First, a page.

Do we really want government software on our computers?

Do we want the NWS collecting data, warning of tornadoes, etc., or do we want them developing software?

Do we want \"nested offices\" so they can have prettier NDFD lines?

The USA got along fine from 1948 to 2004 with the separation of private sector/public sector that existed during that period. Have we really thought through what the new \"no boundaries\" NWS means?

I agree with critics (and have said so publically, many times) of Santorum's bill that say the wording should be more clear. The wording can be clarified.

I urge you to write your Congressional delegation and support at least the intent of Santorum's bill.

From what I can tell that isn't software...in fact it's no different than some WFO's "enhanced" page during severe weather events. All it is, is an all-in-one graphics webpage...actually seems to complete the mission of NOAA and NWS by providing very clear information about ongoing weather situations. They probably did it to help ease the pain that the homepages got during last year's hurricane season. I am actually impressed it took this long to do something like this...considering the SPC has had self updating pages for awhile.

Further, I would be careful of being critical of an agencies budget. Congress has to approve it (which means it approves the activities...to an extent...of an agency). Just for my information, what is the other software package coming out?

As another note, yeah the NDFD seems to be a distraction...all you have to do is view some of the forecast discussions for that (and the matching grids crap makes me mad because they should allow the forecasters to forecast). However, I think a major threat that the private sector sees is not the NWS using the NDFD, but all the little individuals who can play with the XML feeds from it and create their own little widgets and toys (from what I've seen in other boards and stories about the NDFD web programmers seemed happy...in fact I think there is a project to use the feeds for a FireFox tool). The world is getting more computer saavy; and programming and do-it-self tools are no longer black boxes--further, these toys and widgets can get out there (along with the source) for FREE. Just my humble opinion.
 
There are very similar issues and arguments in one of my projects, that of presenting and archiving transportation data for public use. TTI there's no clear distinction between real-time data and archived data. For example, a radar loop uses the current image and pulls the historical images from an archive. There's also a lot of naivite (or self-interest) when it comes to defining "value-added". The days are long-gone since the NWS just compiled TTY field obs and distributed hand-analysed maps via fax. The management and processing of data NOAA now does routinely and both the public and so-called "value-added" users expect is quite astounding. I hold it up as a shining example of what we in transportation could be doing with our own data.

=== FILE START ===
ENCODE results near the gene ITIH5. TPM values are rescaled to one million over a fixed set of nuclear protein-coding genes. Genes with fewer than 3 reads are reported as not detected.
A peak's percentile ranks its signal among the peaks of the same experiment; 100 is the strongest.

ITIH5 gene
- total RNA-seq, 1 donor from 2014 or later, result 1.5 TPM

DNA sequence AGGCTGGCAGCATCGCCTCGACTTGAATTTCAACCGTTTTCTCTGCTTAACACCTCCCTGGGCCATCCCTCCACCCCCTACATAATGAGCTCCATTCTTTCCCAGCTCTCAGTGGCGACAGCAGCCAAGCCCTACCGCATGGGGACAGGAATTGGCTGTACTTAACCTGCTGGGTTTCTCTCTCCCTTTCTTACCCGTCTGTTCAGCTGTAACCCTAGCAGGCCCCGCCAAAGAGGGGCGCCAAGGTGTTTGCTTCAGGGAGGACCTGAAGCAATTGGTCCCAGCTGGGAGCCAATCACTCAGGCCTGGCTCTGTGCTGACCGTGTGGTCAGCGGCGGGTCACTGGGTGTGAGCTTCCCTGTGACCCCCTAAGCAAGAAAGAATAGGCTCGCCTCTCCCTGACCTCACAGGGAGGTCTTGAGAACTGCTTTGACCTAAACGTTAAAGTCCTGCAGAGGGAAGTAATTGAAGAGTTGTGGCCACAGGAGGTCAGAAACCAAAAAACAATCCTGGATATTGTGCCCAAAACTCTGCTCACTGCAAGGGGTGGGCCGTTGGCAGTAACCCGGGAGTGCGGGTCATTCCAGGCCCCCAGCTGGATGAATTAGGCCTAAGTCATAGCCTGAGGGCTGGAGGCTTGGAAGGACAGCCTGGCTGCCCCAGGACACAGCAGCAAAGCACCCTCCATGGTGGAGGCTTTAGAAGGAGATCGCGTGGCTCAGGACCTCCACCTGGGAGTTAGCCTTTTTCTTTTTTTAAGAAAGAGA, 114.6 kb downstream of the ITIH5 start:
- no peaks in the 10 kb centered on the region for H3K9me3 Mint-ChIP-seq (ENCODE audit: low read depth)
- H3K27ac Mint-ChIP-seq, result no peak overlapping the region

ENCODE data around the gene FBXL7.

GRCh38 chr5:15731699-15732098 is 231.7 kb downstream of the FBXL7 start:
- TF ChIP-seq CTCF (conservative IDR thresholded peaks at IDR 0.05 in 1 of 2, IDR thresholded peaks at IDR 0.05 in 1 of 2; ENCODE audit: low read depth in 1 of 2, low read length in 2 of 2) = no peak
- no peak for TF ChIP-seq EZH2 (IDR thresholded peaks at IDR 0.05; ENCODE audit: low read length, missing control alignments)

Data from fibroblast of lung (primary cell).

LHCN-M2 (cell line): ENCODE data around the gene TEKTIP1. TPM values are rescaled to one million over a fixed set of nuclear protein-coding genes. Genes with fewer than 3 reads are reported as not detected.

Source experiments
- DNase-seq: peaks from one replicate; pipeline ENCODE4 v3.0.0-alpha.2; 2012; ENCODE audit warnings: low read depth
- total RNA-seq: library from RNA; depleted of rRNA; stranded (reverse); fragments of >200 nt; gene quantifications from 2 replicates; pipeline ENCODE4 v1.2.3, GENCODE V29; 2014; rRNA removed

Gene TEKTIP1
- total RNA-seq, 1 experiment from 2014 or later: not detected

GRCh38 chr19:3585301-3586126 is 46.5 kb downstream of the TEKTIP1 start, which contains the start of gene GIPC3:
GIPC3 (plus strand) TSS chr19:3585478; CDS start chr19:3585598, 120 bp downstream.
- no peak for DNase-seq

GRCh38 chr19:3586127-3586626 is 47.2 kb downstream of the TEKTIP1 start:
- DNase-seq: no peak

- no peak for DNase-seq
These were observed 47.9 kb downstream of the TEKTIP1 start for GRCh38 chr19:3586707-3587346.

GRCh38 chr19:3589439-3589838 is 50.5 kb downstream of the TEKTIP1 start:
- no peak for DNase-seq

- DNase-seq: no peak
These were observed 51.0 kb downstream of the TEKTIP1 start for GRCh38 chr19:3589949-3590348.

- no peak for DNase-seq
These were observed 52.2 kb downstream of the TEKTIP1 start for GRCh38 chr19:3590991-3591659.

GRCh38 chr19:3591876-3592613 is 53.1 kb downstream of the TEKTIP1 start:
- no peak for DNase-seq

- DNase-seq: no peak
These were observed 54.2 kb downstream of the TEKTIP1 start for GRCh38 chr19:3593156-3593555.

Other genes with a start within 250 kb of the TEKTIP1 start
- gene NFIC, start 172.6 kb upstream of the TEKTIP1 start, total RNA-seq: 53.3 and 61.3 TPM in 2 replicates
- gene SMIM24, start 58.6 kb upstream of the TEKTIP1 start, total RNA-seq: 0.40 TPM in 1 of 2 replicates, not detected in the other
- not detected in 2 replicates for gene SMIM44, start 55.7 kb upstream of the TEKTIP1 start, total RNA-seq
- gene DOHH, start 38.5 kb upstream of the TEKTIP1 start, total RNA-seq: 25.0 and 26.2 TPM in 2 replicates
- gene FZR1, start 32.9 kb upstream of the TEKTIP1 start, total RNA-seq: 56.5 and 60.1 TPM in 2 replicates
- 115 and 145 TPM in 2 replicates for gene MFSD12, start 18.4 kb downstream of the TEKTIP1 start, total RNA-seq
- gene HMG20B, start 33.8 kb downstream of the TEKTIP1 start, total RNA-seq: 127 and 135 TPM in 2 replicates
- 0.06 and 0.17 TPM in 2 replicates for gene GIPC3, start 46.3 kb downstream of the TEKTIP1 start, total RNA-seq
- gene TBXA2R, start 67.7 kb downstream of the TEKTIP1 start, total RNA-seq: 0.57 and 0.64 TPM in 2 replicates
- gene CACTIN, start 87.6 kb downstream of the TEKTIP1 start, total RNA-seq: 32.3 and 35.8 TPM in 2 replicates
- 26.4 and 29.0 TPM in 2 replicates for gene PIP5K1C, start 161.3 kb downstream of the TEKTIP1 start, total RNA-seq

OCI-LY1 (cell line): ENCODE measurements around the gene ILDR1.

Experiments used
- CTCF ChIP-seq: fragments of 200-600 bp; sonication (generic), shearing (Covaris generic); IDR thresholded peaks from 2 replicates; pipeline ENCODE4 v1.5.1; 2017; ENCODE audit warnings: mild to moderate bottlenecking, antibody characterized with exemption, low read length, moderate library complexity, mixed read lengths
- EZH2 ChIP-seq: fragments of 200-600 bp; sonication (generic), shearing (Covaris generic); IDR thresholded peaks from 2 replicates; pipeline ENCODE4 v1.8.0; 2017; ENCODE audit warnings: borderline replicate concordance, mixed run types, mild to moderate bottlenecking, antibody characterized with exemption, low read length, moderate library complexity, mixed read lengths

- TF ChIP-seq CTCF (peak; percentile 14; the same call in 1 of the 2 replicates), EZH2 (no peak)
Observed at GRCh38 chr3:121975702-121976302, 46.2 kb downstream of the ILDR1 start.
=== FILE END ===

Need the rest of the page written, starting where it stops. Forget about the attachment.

Wolfson's First Law of Consultants and Private Vendors is that they never keep any history of their own and expect public institutions to do that. TTI in order to develop and improve all those public services we've come to expect that history is essential.

Baron, for example, has a proprietary algorithm to identify and post alleged TVS/mesos. I doubt they'd tell me exactly how it works so I could reproduce it, or would be able to provide any sort of an archived history for research purposes. Yet Baron expects as a matter of right access at cost to all the expertise and processing it takes to get the data to their portal and to benefit from the science which develops the algorithms and was almost completely funded by the public.

I could rant on and on. The bottom line IMHO is, keep Objectivist ideology out of our essential public services like national defense, transportation, and, for heaven's sake, NOAA. Let them do the fine job we all pay for of delivering those services to the public.
 
Originally posted by Mike Smith
The USA got along fine from 1948 to 2004 with the separation of private sector/public sector that existed during that period. Have we really thought through what the new \"no boundaries\" NWS means?

Yes, that's precisely the point! We've got along fine all these years. It's not currently broke, and there's absolutely no need to fix it, least of all with a law that restricts what the NWS can offer to the public. I'm sorry, I just don't see any good argument for new restrictions. I understand that some small companies are going to have to innovate or perish, but that's the way the game works. In an area as crucial as forecasting the weather, you can't seriously expect the government to deliberately hold up products that are extremely useful, especially not when your only argument for doing so is that it might hurt a few small businesses. Just think of all the businesses that will be benefiting from this! They will no longer have to pay the "accuweather tax". They can now use that money for other more useful purposes. It's like a tax break really - Republicans and conservatives should love it. Unless, of course, they're receiving big donations from the companies that currently levy those "taxes".

I'm sorry, this has been talked to death already and I've stayed out of it, but it's pretty clear that: a) the current bill is hopelessly vague and potentially dangerous, and B) any bill that specifically muzzles a taxpayer funded government organization solely to benefit a few small businesses is nothing but corporate welfare at its worst. Especially when the business community as a whole stands to gain if no bill is passed (see above). For the most part you people have been ignoring the fact that Accuweather et. al. make their money at the expense of other businesses.

The bottom line is that if the information can be provided for free by the NWS, it should be. Everybody benefits, except a few dinosaurs who need to learn a bit more about evolution.